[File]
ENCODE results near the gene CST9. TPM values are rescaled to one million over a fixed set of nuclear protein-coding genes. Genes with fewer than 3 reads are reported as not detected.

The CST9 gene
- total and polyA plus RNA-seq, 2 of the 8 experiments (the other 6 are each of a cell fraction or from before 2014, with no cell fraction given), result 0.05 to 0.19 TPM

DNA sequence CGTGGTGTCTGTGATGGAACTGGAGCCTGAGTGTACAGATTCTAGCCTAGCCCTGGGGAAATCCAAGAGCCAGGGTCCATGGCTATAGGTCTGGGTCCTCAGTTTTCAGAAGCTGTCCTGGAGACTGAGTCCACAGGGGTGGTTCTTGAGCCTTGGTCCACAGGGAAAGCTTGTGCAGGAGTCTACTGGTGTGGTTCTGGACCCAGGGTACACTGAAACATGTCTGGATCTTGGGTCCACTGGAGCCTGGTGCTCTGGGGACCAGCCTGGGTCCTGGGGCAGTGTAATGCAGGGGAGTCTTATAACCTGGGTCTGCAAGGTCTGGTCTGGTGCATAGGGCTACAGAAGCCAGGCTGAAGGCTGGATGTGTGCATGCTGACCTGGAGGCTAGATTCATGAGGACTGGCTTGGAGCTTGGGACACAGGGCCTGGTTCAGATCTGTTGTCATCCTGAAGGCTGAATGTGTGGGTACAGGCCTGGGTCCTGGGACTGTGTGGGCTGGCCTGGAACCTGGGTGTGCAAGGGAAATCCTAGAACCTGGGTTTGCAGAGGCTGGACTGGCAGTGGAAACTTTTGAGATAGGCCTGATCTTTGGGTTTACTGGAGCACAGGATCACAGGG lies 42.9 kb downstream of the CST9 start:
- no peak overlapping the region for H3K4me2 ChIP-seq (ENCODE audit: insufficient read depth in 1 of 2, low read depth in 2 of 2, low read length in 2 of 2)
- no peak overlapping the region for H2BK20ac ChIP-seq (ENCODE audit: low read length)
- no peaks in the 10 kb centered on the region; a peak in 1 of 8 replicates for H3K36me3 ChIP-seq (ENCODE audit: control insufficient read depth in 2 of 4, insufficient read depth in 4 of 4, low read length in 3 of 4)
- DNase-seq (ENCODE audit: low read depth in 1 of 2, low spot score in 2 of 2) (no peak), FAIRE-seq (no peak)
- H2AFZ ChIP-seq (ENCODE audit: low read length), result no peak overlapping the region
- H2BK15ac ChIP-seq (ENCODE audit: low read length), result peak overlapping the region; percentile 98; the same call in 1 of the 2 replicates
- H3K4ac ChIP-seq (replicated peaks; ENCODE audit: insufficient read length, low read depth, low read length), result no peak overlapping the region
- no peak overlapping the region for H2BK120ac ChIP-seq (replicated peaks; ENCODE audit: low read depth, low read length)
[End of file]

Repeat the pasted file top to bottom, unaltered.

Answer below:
ENCODE results near the gene CST9. TPM values are rescaled to one million over a fixed set of nuclear protein-coding genes. Genes with fewer than 3 reads are reported as not detected.

The CST9 gene
- total and polyA plus RNA-seq, 2 of the 8 experiments (the other 6 are each of a cell fraction or from before 2014, with no cell fraction given), result 0.05 to 0.19 TPM

DNA sequence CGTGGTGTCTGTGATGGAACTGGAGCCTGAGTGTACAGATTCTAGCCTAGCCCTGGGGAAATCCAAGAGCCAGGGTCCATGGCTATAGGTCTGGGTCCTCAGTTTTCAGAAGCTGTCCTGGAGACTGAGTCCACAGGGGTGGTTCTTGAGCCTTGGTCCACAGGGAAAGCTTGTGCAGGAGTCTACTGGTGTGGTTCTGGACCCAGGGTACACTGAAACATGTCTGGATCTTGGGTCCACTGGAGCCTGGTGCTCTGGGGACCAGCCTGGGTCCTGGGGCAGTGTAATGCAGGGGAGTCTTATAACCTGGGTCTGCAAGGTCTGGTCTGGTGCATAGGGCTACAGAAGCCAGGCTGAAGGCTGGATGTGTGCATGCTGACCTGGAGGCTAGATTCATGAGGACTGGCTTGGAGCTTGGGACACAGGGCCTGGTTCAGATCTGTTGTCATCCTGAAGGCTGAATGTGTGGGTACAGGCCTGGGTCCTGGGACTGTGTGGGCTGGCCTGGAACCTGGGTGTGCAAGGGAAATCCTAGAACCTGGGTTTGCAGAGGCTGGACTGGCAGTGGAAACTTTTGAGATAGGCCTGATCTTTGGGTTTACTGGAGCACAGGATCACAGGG lies 42.9 kb downstream of the CST9 start:
- no peak overlapping the region for H3K4me2 ChIP-seq (ENCODE audit: insufficient read depth in 1 of 2, low read depth in 2 of 2, low read length in 2 of 2)
- no peak overlapping the region for H2BK20ac ChIP-seq (ENCODE audit: low read length)
- no peaks in the 10 kb centered on the region; a peak in 1 of 8 replicates for H3K36me3 ChIP-seq (ENCODE audit: control insufficient read depth in 2 of 4, insufficient read depth in 4 of 4, low read length in 3 of 4)
- DNase-seq (ENCODE audit: low read depth in 1 of 2, low spot score in 2 of 2) (no peak), FAIRE-seq (no peak)
- H2AFZ ChIP-seq (ENCODE audit: low read length), result no peak overlapping the region
- H2BK15ac ChIP-seq (ENCODE audit: low read length), result peak overlapping the region; percentile 98; the same call in 1 of the 2 replicates
- H3K4ac ChIP-seq (replicated peaks; ENCODE audit: insufficient read length, low read depth, low read length), result no peak overlapping the region
- no peak overlapping the region for H2BK120ac ChIP-seq (replicated peaks; ENCODE audit: low read depth, low read length)